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Universal Screening for Malnutrition Prior to Total Knee Arthroplasty Is Cost-Effective: A Markov Analysis

Published:October 15, 2022DOI:https://doi.org/10.1016/j.arth.2022.10.014

      Abstract

      Background

      Patients undergoing total knee arthroplasty (TKA) who have malnutrition possess an increased risk of periprosthetic joint infection (PJI). Although malnutrition screening and intervention may decrease the risk of PJI, it utilizes healthcare resources. To date, no cost-effectiveness analyses have been performed on the screening and treatment of malnutrition prior to TKA.

      Methods

      A Markov model projecting lifetime costs and quality-adjusted life years (QALYs) was built to determine the cost-effectiveness of malnutrition screening and intervention for TKA patients from a societal perspective. Costs, health state utilities, and state transition probabilities were obtained from previously published literature, hospital costs at our institution, and expert opinions. Two important assumptions included that 30% of patients would be malnourished and that a malnutrition intervention would be 50% effective. The primary outcome of this study was the incremental cost-effectiveness ratio, with a willingness-to-pay threshold of $100,000 per QALY. One-way and two-way sensitivity analyses were performed to evaluate model parameter assumptions.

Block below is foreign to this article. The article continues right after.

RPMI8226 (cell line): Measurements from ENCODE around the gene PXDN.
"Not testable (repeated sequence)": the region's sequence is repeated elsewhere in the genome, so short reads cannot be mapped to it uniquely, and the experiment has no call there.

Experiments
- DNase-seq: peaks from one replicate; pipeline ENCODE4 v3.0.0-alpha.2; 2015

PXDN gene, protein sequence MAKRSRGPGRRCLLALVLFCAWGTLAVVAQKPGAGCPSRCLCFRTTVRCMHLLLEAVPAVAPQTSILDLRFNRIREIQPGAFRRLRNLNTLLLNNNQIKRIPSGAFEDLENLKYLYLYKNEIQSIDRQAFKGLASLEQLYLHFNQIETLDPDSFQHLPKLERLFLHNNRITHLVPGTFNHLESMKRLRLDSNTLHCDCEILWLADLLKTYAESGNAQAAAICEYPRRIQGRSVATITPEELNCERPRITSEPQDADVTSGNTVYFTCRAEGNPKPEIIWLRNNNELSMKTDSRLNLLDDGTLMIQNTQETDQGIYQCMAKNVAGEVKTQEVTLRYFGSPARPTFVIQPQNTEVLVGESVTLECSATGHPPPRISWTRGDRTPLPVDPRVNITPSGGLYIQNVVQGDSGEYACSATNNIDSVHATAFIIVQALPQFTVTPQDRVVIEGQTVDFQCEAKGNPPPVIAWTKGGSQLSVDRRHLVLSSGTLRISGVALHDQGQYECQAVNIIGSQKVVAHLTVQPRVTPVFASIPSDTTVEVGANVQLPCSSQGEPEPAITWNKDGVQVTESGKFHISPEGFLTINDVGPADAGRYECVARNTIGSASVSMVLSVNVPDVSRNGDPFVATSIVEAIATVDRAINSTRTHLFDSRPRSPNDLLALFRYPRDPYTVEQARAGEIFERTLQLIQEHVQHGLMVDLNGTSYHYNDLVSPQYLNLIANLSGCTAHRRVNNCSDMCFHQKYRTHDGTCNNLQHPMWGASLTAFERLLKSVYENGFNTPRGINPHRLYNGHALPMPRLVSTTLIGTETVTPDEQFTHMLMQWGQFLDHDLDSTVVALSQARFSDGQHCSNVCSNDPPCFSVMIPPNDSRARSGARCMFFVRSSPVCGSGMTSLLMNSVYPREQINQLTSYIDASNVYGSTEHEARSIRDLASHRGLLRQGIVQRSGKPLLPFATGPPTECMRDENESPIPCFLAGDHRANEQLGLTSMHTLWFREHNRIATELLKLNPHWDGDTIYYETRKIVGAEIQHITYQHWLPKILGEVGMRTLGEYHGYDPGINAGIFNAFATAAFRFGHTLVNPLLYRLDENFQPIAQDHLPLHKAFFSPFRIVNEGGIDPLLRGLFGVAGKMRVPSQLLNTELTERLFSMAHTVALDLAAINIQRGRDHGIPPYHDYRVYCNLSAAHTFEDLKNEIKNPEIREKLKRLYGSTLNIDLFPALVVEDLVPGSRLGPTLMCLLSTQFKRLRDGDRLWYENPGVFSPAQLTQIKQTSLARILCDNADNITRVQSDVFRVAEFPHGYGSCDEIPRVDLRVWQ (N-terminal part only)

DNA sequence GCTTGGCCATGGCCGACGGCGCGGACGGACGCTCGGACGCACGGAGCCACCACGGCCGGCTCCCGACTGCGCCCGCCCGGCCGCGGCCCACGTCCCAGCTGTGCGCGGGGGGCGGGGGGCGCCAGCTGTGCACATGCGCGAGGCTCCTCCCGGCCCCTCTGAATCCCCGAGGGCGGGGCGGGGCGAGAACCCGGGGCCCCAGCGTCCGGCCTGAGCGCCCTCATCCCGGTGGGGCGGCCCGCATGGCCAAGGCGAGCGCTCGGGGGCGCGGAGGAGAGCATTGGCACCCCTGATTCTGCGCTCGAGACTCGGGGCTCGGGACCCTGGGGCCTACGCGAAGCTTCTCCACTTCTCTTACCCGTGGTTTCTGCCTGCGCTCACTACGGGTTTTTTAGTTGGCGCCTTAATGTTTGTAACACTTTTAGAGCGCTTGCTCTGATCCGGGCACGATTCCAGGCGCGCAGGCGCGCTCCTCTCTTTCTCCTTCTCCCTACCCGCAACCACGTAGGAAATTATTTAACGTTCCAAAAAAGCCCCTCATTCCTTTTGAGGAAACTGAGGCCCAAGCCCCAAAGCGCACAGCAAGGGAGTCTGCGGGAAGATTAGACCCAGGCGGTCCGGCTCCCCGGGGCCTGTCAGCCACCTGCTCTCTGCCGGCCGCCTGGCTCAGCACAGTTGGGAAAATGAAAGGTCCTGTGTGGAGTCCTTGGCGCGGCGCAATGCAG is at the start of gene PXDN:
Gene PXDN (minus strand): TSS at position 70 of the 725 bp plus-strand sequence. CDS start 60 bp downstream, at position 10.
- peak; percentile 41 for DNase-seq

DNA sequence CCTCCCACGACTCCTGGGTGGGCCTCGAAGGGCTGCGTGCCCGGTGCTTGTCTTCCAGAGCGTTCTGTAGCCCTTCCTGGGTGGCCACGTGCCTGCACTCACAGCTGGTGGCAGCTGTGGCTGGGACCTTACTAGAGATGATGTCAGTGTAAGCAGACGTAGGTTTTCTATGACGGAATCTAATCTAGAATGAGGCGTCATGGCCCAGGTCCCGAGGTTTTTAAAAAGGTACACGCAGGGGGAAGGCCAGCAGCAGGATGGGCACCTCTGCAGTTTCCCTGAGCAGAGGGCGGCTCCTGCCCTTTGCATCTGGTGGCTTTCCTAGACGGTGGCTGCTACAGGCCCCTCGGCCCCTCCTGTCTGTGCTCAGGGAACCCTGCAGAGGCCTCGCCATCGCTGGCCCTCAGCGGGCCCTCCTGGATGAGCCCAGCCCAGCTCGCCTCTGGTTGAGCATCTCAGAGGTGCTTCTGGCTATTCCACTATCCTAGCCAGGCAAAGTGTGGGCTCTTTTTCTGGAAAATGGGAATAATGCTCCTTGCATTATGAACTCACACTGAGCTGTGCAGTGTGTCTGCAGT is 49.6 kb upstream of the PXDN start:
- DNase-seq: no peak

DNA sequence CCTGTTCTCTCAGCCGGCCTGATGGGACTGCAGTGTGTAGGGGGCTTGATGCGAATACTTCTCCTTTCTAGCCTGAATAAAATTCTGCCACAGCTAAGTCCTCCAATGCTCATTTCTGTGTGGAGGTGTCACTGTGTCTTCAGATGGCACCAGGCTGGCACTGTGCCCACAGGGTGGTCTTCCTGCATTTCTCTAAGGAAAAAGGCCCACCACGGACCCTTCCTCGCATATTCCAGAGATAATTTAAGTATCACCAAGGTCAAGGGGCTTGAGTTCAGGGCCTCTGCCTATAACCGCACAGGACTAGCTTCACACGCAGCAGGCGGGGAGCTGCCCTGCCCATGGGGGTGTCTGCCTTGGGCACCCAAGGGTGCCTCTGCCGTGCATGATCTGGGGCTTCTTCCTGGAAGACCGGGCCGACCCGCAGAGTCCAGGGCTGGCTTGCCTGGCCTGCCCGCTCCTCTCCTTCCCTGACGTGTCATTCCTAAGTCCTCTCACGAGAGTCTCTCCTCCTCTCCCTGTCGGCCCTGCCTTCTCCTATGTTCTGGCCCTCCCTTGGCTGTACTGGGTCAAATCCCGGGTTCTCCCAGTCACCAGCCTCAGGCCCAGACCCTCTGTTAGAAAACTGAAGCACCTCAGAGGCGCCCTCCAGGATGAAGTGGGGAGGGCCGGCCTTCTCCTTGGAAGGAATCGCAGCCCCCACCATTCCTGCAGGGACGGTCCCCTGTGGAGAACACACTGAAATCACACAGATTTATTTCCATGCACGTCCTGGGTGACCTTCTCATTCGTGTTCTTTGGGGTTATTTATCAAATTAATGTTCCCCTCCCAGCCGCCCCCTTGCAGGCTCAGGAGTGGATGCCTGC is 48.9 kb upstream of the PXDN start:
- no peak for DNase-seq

Results

      When using the base case values, universal malnutrition screening and intervention was cost-effective compared to no malnutrition screening or intervention, with an incremental cost-effectiveness ratio of $6,454 per QALY. Universal screening and intervention remained cost-effective, provided the cost of screening remained less than $3,373, the cost of nutritional intervention remained less than $12,042, the prevalence of malnutrition among surgical candidates was higher than 2%, and the risk of PJI among patients with malnutrition was greater than 1%.

      Conclusion

      Universal preoperative malnutrition screening and intervention among TKA candidates is cost-effective at parameters encountered in clinical practice. Nutritional optimization programs should be considered to facilitate malnutrition screening and intervention and future studies should evaluate their efficacy at lowering PJI risk.

      Keywords

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